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Trump’s New Lawyer Once Argued that President Can Be Indicted in Office


President Donald Trump recently added to his stable of personal attorneys with Joseph diGenova joining the ranks. Now, diGenova has made some statements in recent months that surely drew Trump’s favor, but an old Wall Street Journal piece he wrote probably wouldn’t get the same reaction from the president.

While diGenova has defended President Trump in television appearances, claiming people in the Justice Department were trying to frame him, he was on the other side when President Bill Clinton was in office. While Clinton was in the midst of scandals including Whitewater and Paula Jones, diGenova wrote a lengthy column arguing that — despite conventional wisdom to the contrary — a sitting president can be indicted while in office.

Legal opinions generally have been of the belief that a president cannot face criminal charges while they are still president. They can be impeached by the House and removed by the Senate, and would then be subject to charges after leaving office, but unless that happened, any case against them would have to wait until their term is over.

Not so, diGenova claimed in 1997. Acknowledging the common belief that presidents are immune until they leave office, diGenova said this notion has “no basis in law.” He brought up a hypothetical situation where a president might decide to evade the Secret Service and go for a drive, possibly drunk, only to strike and kill a pedestrian.

“Does anyone argue that justice must await his impeachment and removal?” he asked. He also noted that in such a case, as terrible as it might be, the president might not even be subject to impeachment because it’s not the type of offense the framers of the Constitution had in mind.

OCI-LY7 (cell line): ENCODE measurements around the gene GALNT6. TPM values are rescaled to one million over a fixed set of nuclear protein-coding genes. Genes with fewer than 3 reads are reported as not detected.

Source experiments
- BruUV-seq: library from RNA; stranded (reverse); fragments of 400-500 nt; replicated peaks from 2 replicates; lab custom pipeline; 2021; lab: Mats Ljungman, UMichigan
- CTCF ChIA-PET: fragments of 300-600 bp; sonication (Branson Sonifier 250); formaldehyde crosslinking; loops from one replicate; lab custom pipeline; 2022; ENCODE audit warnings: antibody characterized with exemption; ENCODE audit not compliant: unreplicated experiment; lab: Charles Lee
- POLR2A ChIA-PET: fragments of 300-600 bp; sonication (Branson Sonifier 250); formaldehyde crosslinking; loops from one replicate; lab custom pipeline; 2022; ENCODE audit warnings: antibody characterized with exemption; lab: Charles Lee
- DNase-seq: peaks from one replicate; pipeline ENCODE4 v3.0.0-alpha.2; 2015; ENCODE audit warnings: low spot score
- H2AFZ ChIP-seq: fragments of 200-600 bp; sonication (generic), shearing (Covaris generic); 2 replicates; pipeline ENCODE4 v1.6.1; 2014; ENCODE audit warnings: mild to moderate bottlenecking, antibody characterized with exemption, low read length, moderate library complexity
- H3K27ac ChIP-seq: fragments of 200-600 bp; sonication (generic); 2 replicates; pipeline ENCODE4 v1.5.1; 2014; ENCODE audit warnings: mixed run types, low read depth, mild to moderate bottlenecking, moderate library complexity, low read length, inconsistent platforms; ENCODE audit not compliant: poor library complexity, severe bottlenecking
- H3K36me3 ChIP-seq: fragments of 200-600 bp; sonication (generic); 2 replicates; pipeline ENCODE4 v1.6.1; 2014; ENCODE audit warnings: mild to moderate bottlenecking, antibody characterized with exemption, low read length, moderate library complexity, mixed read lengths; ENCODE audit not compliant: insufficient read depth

Of course, while diGenova criticized the lack of basis for believing a president cannot be indicted, he did little to prove otherwise. His main argument draws on a Nixon-era House Judiciary Committee memorandum of law. The memo, written during the Watergate investigation, said, “The Constitution itself provides that impeachment is no substitute for the ordinary process of criminal law since its specifies that impeachment does not immunize the officer from criminal liability for his wrongdoing.”

Because the memo did not say that criminal charges had to wait until after the impeachment process, diGenova argued, there’s reason to believe that charges can indeed be filed without a president being impeached and removed first.

With Special Counsel Robert Mueller‘s investigation of Trump for possible obstruction of justice still underway, we might get an answer to this question once and for all. The president may not like that one of his attorneys thinks that any charges would be able to go through immediately. At the same time, however, that belief could drive diGenova to be prepared for anything.

[Image via Fox News screengrab]

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